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Full Online Book HomeLong StoriesIn The Wilds Of Africa - Chapter 15
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In The Wilds Of Africa - Chapter 15 Post by :mentor4u Category :Long Stories Author :William H. G. Kingston Date :May 2012 Read :1532

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In The Wilds Of Africa - Chapter 15


Leo and Natty had been frequently begging me to accompany them to visit our friends to the south.

We agreed that we should greatly shorten the land journey by proceeding along the lake, and landing at a spot on its borders nearest the village, which we thought we could then reach in a few hours' march. Stanley had no objection to our going, provided we did not remain away more than three or four days. Mango was to accompany us as interpreter. From the experience we had had of the natives, we hoped that the garrison, though thus decreased, was still sufficient for the protection of our fortress, especially as the lions and leopards had for some time kept at a distance, finding out, probably, that we possessed ample means for their destruction. It is extraordinary what instinct wild animals exhibit, and how soon they desert a neighbourhood where they are frequently attacked. It is said that even hippopotami and crocodiles become more wary after being hunted; and though in the wilder districts they come out fearlessly to feed or to bask on the sandbanks, when hunters come to the neighbourhood they learn to conceal themselves in their watery retreats, and will only show their nostrils and eyes above the surface, keeping always in the most secluded parts.

The boys were greatly pleased at being allowed to take the proposed expedition. They made wallets to carry their food at their backs, and the articles they proposed to present to the natives, or to exchange for meat and other provisions should we not be able to supply ourselves. The village we were to visit, we learned from Igubo, was called Kabomba, and he seemed to consider it a very important place. To be sure, as Leo observed, he had never been in London, or even at Cape Town, so it was not surprising that he should look upon it with respect.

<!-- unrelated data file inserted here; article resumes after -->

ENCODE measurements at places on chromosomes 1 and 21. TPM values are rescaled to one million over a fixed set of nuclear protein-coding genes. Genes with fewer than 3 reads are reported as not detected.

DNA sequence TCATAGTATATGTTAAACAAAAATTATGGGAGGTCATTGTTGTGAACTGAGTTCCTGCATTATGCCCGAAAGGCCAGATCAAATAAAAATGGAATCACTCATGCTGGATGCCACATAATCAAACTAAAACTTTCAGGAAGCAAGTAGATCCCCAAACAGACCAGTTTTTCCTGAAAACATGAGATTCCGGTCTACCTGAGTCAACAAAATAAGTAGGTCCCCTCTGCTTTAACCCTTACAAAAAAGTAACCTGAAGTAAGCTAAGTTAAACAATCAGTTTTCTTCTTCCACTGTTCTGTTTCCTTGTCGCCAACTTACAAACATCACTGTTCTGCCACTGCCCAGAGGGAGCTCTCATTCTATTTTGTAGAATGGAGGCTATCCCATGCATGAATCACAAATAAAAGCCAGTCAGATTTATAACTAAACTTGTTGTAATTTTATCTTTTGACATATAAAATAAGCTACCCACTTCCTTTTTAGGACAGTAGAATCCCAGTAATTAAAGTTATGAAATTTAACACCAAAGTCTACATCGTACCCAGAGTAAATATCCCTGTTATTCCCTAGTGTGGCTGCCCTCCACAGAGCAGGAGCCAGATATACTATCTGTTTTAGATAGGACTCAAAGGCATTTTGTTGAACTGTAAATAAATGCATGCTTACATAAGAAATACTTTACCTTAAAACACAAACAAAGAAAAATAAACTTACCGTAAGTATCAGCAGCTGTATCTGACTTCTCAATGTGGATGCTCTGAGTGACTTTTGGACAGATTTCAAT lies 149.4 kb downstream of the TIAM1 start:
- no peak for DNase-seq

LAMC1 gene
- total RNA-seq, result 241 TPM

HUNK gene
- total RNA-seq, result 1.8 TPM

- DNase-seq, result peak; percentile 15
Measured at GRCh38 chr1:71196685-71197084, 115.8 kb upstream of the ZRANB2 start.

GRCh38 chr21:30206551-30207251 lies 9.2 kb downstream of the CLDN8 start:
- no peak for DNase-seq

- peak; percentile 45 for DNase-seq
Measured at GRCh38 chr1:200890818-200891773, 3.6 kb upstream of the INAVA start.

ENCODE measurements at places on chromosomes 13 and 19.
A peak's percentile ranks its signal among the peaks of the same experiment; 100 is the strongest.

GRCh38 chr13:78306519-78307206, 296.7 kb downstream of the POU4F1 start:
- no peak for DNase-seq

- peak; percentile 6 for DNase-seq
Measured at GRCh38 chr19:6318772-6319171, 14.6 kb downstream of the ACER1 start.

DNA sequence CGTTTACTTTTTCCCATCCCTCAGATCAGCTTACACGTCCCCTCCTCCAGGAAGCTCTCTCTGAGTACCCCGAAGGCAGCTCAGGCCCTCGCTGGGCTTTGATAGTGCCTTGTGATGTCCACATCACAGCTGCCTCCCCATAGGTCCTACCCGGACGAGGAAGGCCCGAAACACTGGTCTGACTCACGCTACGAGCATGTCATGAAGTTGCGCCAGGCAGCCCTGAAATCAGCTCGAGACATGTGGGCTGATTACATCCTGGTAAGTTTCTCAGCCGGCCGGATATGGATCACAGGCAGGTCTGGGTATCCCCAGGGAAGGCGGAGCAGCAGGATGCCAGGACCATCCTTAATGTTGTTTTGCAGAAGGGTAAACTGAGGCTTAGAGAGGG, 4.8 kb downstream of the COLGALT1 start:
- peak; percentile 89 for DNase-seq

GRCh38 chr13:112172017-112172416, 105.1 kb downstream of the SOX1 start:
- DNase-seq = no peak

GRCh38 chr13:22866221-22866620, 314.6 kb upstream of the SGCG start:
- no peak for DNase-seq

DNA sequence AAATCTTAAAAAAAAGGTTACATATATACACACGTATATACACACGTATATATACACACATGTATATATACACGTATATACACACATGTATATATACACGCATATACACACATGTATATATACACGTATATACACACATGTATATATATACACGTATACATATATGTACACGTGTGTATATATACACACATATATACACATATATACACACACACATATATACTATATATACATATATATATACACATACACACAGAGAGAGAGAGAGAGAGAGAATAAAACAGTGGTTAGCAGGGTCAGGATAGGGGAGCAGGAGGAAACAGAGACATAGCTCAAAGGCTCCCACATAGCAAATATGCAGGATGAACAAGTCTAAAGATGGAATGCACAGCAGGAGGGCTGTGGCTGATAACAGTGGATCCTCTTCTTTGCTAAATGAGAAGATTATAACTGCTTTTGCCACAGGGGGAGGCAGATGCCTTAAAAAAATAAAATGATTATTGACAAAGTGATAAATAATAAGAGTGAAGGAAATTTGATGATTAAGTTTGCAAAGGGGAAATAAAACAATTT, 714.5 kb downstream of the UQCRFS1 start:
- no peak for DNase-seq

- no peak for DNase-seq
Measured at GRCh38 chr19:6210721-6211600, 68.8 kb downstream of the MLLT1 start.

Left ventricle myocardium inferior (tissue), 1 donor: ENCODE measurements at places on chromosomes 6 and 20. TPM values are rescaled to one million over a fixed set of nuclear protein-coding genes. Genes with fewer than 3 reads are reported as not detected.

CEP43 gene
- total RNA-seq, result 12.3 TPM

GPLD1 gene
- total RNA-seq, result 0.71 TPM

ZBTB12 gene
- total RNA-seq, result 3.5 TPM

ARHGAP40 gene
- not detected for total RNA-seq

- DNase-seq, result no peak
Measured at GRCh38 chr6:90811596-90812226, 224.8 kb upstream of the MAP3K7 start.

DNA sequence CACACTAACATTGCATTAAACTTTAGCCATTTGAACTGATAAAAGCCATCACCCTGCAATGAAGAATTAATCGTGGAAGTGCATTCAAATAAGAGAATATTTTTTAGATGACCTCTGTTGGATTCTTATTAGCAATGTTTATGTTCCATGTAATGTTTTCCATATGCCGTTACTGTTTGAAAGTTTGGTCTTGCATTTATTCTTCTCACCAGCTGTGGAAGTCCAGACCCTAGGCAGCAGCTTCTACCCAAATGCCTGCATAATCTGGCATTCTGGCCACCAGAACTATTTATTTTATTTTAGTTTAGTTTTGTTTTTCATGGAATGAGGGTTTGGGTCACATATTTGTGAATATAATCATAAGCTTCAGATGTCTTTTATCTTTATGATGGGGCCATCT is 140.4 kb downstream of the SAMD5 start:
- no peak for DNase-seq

Our preparations were soon completed. Igubo gave his son charge to behave well, and to bring no discredit upon his white friends. Kate urged us all to take care of ourselves, and not to run into unnecessary danger. The whole party accompanied us down to the canoe. We had chosen the _Gazelle_, as the best of the two. As the wind was fair, we hoisted our sail and steered merrily down the river towards the lake. We had no difficulty, as we passed along, in supplying ourselves with food. Wild ducks of all sorts abounded. Among them were numbers of the Egyptian goose. We saw several of them ahead, and made chase. Being heavy of wing, we found they could not rise out of the water, and we caught four or five with our hands as we passed by. A little further on we neared a bank on which a large flock of ducks were seated. Leo and I fired at the same time, and on landing we picked up a dozen ducks and three geese which we had knocked over. Among them was a large black goose, which we saw in great numbers walking slowly about and picking up their food. The specimen we killed had a small black spur on its shoulder--as has the armed plover--and as strong as that on the heel of a cock; but the birds, it is said, never use them except in defence of their young. They are said always to choose ant-hills for their nests. The ants cannot hurt the eggs, and the material of which the hills are composed assists probably in hatching the eggs, as the sand does those of the ostrich.

I had hitherto held very little conversation with Mango. He had, however, picked up enough English to make himself understood, and during this trip I was able to ascertain some of his peculiar notions.

We kept for some time along the north shore of the lake. We were nearing a point when we saw a beautiful water-antelope, known under the name of _mochose_. Before I could stop him, Leo had lifted his rifle and fired. The poor animal was hit, and, as is always the case, instead of flying along the shore, leaped into the water and began to swim across the lake. We immediately made chase, for though we had ducks enough for food, venison was not to be despised. I saw Mango waving his hands and muttering in a peculiar manner. The mochose swam well, but we soon gained upon it; and I was anxious to put it out of its sufferings, for a red mark which appeared in its wake showed that it must have been badly wounded. Just as we neared it, a long snout projected above the water. It was that of a crocodile. The next instant the poor mochose and the hideous monster sank together. Mango uttered an expression of disappointment; and when I questioned him, he said that he had been praying to his fetish, who was himself a crocodile, that we might obtain the venison, but that the fetish would not hear him.

"That is a curious sort of religion," observed Leo; "for to my certain knowledge he and his father and brother supped off the crocodile Igubo killed the other day, and still he worships the beast."